Lexeme Love

A collection of ambrosials to know, use and love, organized by the volume in which they were most recently found.

From "Why Translation Matters" by Edith Grossman

Leitmotif: the theme, thought, thesis, or subject matter of a work
Vitiate: to abrogate, annihilate, or, more tamely, undermine
Aperçus: a compendium, survey, sketch, or abridgement. Also: aperçu
Prestidigitation: magic! associated with unfair or dishonest conduct, deceptive skill.
Welter: confusion, turmoil, uproar, toss; agitation, mutiny.
Mordancy: acerbity, corrosive sarcasm, belligerence.
Palliative: refers to the restorative or therapeutic aspects of the intoxicating, flammable liquid we know as alcohol. An interesting sanction of alcoholism...
Iniquitous: sinful, unfair, nefarious
Chary: cagey and calculating
Accretion: accumulation, augmentation
Benighted: unenlightened, uncultured
Exegesis: interpretation, explanation
Sui generis: unique, solitary, rare
Ebullient: effervescent, vivacious
Abstemious: ascetic, austere

From "Literary Laundry" journal of fiction and poetry
Epigone: a less distinguished follower, imitator esp. of artists in any medium.

From "Alif the Unseen" by G. Willow Wilson
eldritch: adj. From old English's 'el' meaning strange or foreign, and 'rich' for kingdom; generally associated with 'otherworldly'.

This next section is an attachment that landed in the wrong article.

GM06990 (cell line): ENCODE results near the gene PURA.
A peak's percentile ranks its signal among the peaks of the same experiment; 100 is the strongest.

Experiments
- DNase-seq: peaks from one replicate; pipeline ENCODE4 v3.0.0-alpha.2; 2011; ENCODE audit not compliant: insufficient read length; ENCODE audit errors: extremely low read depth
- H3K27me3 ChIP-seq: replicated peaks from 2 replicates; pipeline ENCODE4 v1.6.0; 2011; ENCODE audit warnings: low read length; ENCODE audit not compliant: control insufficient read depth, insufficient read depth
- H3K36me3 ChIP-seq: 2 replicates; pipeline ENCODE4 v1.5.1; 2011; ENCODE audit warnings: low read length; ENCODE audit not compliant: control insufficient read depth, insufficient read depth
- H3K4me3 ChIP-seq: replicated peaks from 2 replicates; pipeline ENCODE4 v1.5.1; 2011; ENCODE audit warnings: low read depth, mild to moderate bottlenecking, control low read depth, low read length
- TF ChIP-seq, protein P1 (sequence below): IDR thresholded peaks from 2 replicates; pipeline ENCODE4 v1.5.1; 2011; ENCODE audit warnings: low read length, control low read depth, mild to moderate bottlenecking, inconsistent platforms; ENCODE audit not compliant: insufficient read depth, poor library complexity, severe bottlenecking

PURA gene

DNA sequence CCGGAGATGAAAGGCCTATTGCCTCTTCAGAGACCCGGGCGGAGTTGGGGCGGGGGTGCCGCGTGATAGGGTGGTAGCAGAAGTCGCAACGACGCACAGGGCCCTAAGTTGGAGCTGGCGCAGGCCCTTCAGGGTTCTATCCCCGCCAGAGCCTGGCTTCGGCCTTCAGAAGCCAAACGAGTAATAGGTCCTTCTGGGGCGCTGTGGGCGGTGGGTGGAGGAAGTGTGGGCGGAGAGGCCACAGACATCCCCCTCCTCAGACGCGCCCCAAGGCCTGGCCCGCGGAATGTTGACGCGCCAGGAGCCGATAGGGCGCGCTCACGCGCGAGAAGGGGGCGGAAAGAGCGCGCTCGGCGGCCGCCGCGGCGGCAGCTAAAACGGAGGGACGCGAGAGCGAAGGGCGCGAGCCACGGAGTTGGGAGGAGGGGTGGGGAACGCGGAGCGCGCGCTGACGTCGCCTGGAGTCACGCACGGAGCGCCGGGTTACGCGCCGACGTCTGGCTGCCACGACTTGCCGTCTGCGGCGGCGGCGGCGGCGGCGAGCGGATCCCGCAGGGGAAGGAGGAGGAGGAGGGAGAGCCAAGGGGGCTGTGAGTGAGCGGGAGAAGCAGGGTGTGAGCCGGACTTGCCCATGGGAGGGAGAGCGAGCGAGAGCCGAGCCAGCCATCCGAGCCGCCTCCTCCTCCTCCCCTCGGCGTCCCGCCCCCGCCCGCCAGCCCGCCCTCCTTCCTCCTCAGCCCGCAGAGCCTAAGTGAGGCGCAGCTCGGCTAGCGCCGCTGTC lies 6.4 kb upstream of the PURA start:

From "The Sense of an Ending" by Julian Barnes
deliquescent: adj. related to the phenomenon in which a solid absorbs so much moisture from the air that becomes itself a liquid.
distrait: beset by worries, and therefore inattentive to the matter at hand. Loan word from French.
fossicking (around): used in mining to heap mighty scorn on an individual or group what undermines another's digging, or the act of searching for "waste gold" in the mine's rubbish; outside of mining, it relates more broadly to any attempt to find an object etc. by which one might gain. When used without an object, it means (ever more broadly) to ferret out. Fossick-the-noun is a delightful name for a troublesome person.
frangible: easily broken. From Latin frangere into late Middle English and Old French.
lucubration: n. laborious, pretentious, and/or solemn toilings of mind or body, esp. at night; the no doubt questionable products thereof.
res ipsa loquitor: n. the rule by which an injury sustained by the defendant is their own bloody fault if it could have been avoided had they been vaguely more self-aware and decidedly less distrait. trans. "the thing speaks for itself."
priapic: exaggeratedly masculine, phallic. To do with the Greek god of procreation, Priapus - son of Dyonysis and Aphrodite, lush and sex-pot respectively. Ah, the fountainhead of spawning.

From "The Translation Zone" by Emily Apter

defuglety: noun. Coined by my maternal grandmother to describe situations simultaneously precariously difficult and amusingly confusing. Homage to the vagaries of age, but potentially useful for anyone who habitually finds herself unable to move without threatening the integrity of precarious arrangements or breakables, general.
interrobang: a combination exclamation point and question mark, for those occasions when either one alone is just insufficient.
scabrous: scandalous and risqué, or rough surfaced (covered in tiny projections)